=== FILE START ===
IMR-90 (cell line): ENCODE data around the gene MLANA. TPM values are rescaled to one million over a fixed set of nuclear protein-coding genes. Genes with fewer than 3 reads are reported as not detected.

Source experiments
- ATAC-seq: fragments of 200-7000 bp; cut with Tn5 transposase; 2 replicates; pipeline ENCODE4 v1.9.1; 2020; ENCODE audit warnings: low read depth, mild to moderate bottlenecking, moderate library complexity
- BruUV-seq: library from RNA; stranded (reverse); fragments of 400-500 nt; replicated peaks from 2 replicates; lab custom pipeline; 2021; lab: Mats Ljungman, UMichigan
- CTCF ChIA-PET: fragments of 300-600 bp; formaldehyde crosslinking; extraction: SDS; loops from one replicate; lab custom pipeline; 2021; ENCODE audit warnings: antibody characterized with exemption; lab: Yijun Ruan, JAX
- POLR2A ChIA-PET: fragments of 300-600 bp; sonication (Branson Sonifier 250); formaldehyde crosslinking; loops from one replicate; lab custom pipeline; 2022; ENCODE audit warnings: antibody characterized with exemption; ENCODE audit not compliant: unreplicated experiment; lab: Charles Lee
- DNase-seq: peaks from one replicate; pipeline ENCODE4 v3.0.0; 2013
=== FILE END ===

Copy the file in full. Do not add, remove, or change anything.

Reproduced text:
IMR-90 (cell line): ENCODE data around the gene MLANA. TPM values are rescaled to one million over a fixed set of nuclear protein-coding genes. Genes with fewer than 3 reads are reported as not detected.

Source experiments
- ATAC-seq: fragments of 200-7000 bp; cut with Tn5 transposase; 2 replicates; pipeline ENCODE4 v1.9.1; 2020; ENCODE audit warnings: low read depth, mild to moderate bottlenecking, moderate library complexity
- BruUV-seq: library from RNA; stranded (reverse); fragments of 400-500 nt; replicated peaks from 2 replicates; lab custom pipeline; 2021; lab: Mats Ljungman, UMichigan
- CTCF ChIA-PET: fragments of 300-600 bp; formaldehyde crosslinking; extraction: SDS; loops from one replicate; lab custom pipeline; 2021; ENCODE audit warnings: antibody characterized with exemption; lab: Yijun Ruan, JAX
- POLR2A ChIA-PET: fragments of 300-600 bp; sonication (Branson Sonifier 250); formaldehyde crosslinking; loops from one replicate; lab custom pipeline; 2022; ENCODE audit warnings: antibody characterized with exemption; ENCODE audit not compliant: unreplicated experiment; lab: Charles Lee
- DNase-seq: peaks from one replicate; pipeline ENCODE4 v3.0.0; 2013